The sled used in the test only hit 70 MPH, less than 10 percent of the hyperloop's intended goal of 750. The test took place at DevLoop, Hyperloop One's 105,000 square foot testing area in northern Las Vegas. The testing facility was opened in June 2017, and includes a Hyperloop test track 11 feet wide and 1,640 feet long.
The test pod, made from aluminum and carbon fiber, zipped down the tube by means of electromagnetic propulsion.
"Hyperloop One has accomplished what no one has done before by successfully testing the first full scale Hyperloop system," said co-founder Shervin Pishevar in a statement. "By achieving full vacuum, we essentially invented our own sky in a tube, as if you're flying at 200,000 feet in the air."
Pishevar added that the test was the "Kitty Hawk moment" for hyperloop technology, paralleling it to the Wright Brothers' successful test of the first heavier-than-air powered aircraft in Kitty Hawk, North Carolina, in 1903.
Hyperloop One said that their next goal is to get their aluminum-and-carbon-fiber pods to hit 250 mph.
Here's how it's supposed to work. A hyperloop vehicle looks pretty similar to a regular train, except it doesn't have any wheels. It also doesn't move along a track. Instead, the car moves as a pod through a pressurized, vacuum-sealed tube called a hypertube. Without the friction of the track to slow it down, the capsule could in theory move at speeds close to Mach 1. That's three times as fast as the most advanced commercial trains operating in the world today.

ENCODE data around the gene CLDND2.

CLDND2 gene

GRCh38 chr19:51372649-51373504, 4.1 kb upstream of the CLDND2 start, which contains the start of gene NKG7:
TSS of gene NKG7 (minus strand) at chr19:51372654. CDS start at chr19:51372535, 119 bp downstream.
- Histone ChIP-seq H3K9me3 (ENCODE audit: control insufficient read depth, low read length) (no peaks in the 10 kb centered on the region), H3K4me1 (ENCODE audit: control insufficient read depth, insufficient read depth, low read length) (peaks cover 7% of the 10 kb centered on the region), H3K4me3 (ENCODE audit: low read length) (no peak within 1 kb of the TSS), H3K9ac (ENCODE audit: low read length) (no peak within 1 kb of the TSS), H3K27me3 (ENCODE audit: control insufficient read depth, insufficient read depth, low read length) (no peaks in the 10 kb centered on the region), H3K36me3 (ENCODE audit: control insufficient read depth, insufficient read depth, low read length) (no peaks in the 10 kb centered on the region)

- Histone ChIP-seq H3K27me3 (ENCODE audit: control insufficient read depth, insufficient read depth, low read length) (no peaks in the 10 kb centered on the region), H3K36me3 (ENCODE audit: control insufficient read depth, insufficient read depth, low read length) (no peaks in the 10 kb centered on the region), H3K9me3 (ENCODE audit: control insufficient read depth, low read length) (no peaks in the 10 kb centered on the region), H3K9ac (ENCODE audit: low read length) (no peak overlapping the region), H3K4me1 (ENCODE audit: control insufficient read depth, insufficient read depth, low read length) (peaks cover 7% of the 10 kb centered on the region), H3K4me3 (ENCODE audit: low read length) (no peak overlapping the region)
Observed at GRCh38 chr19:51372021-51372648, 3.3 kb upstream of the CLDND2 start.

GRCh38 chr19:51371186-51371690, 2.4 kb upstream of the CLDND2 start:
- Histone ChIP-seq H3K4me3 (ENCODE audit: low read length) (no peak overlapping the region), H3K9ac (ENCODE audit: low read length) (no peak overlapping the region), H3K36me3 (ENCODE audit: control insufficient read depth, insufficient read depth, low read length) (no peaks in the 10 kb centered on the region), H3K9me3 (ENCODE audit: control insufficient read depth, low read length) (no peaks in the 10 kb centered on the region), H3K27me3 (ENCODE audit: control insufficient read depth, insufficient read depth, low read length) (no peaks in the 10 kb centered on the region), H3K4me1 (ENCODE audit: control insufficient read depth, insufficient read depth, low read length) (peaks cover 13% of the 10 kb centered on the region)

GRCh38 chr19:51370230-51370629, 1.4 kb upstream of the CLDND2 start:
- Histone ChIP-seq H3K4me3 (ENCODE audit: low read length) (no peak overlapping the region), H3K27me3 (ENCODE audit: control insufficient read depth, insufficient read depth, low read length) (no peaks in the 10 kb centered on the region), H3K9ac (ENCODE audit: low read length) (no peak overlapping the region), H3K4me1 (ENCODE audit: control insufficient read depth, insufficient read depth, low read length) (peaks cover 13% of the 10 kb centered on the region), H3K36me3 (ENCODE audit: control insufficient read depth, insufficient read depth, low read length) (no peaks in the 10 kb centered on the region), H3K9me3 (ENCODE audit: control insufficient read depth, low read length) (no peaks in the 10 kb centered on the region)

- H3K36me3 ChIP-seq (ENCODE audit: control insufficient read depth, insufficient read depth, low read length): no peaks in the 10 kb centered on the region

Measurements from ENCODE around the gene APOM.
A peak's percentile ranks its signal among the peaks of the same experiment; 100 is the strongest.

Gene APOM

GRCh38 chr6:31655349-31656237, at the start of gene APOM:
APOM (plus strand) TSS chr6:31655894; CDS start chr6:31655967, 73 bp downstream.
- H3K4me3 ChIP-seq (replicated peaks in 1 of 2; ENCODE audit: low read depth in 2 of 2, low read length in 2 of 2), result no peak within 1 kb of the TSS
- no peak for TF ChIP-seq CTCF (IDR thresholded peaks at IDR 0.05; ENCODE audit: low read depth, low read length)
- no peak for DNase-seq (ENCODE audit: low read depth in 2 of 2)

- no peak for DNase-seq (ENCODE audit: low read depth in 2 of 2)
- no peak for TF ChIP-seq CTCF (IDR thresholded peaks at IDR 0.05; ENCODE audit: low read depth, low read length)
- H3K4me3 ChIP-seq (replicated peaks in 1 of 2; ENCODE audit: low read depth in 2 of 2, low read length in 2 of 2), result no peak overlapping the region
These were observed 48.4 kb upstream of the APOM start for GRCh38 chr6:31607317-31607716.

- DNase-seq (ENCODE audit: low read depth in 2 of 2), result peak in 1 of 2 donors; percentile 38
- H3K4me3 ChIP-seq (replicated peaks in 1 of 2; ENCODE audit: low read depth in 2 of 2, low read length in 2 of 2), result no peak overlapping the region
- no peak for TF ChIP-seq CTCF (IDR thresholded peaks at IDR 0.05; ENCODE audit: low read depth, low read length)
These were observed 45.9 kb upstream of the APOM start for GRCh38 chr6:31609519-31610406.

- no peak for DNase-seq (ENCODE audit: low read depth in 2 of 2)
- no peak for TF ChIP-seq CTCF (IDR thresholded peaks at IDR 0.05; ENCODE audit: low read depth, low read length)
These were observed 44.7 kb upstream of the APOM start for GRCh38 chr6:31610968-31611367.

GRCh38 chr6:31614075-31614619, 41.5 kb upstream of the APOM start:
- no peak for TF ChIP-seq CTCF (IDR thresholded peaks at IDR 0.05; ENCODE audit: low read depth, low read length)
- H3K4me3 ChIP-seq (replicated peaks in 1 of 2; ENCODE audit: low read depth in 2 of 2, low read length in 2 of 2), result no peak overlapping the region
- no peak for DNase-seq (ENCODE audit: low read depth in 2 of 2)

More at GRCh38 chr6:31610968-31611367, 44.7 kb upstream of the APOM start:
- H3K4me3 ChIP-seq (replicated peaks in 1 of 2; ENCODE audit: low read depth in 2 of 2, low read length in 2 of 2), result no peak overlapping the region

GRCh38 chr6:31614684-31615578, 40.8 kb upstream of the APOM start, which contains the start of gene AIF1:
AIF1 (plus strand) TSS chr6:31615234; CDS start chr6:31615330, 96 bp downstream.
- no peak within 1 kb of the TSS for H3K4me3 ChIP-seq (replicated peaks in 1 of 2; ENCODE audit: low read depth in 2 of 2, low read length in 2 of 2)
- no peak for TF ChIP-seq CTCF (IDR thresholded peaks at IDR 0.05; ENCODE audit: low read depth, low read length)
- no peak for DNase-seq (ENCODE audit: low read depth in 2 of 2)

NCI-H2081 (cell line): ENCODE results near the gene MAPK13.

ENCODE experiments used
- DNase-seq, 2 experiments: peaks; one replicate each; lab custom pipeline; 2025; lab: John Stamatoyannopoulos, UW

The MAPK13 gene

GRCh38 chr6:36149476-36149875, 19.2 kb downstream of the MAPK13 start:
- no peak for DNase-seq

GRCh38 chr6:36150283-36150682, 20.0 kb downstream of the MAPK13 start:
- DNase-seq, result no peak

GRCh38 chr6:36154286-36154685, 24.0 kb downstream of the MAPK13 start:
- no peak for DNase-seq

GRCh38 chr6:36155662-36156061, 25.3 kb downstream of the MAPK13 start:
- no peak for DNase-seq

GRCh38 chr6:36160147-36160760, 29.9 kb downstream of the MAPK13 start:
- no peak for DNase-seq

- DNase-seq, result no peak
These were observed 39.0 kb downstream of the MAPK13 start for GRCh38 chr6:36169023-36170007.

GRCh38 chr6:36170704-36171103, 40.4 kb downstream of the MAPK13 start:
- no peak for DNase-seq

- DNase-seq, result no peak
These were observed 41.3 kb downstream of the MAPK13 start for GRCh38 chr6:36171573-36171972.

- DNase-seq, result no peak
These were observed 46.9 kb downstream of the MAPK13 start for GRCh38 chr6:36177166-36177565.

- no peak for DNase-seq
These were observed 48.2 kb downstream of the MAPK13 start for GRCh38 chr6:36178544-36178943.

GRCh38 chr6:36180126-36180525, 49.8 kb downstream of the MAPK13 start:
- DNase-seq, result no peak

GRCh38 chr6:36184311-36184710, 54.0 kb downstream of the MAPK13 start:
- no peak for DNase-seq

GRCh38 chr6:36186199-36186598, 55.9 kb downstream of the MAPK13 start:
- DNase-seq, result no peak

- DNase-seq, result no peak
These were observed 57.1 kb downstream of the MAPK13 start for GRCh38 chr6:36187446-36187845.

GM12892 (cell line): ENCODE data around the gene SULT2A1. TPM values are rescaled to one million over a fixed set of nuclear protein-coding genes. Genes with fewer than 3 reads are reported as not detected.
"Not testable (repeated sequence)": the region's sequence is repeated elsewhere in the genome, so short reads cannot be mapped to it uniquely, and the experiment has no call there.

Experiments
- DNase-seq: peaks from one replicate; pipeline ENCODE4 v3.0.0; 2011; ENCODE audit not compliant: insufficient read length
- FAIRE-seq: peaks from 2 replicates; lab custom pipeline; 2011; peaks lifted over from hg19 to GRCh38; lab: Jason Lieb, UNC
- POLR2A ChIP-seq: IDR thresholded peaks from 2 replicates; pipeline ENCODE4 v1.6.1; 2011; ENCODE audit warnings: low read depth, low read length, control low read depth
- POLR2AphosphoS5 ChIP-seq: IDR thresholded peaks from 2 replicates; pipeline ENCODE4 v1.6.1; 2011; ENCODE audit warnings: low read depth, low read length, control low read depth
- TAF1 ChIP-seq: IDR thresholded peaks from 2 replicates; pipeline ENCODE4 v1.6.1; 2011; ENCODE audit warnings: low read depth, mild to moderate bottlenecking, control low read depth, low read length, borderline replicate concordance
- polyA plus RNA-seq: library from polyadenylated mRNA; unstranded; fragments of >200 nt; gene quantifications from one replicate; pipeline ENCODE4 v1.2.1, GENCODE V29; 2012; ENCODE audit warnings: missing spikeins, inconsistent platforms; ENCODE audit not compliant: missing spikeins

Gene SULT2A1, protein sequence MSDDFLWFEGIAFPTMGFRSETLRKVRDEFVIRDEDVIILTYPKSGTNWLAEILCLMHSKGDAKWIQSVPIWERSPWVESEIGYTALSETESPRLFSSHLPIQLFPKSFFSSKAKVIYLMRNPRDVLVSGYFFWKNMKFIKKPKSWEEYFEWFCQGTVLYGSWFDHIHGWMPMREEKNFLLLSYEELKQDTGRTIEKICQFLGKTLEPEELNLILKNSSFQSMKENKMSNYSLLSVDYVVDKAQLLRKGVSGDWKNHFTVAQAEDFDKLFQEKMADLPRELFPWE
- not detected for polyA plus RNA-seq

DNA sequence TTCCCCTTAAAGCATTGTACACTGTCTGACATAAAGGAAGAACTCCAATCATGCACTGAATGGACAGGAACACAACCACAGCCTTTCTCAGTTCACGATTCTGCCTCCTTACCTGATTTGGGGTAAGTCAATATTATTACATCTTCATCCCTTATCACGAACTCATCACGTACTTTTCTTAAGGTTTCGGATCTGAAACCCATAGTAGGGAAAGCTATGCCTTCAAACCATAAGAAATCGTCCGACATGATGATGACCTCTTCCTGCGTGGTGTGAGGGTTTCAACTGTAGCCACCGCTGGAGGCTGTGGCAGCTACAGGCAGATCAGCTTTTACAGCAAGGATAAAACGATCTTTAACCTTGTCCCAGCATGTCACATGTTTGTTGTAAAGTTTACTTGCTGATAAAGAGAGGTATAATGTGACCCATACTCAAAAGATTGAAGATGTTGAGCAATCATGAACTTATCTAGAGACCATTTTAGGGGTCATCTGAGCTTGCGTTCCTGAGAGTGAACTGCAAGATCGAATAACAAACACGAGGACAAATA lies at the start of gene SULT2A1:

A hyperloop could make its way from New York City to Los Angeles in less than four hours in weather-free, crash-proof, power-efficient travel, all "at the price of a bus ticket" as Hyperloop Chief Engineer Josh Giegel told Engadget in November 2016. The technology is still in the exploratory phase but Hyperloop One seeks to be the first to elevate it to commercial viability.
Numerous cities, states and organizations have expressed interest in high-tech hyperloop technology. The United Arab Emirates might be chief among them, as it would take less than 10 minutes to get from Dubai to Abu Dhabi with a fully operational hyperloop.
The Czech Republic and Slovakia have inked "exploratory agreements" with Hyperloop Transportation Technologies, one of Hyperloop One's main competitors. Numerous other countries, including Finland, India, the Netherlands, Norway, Sweden, Switzerland, Russia, South Korea, the United Kingdom and the United States have also expressed interest in the technology.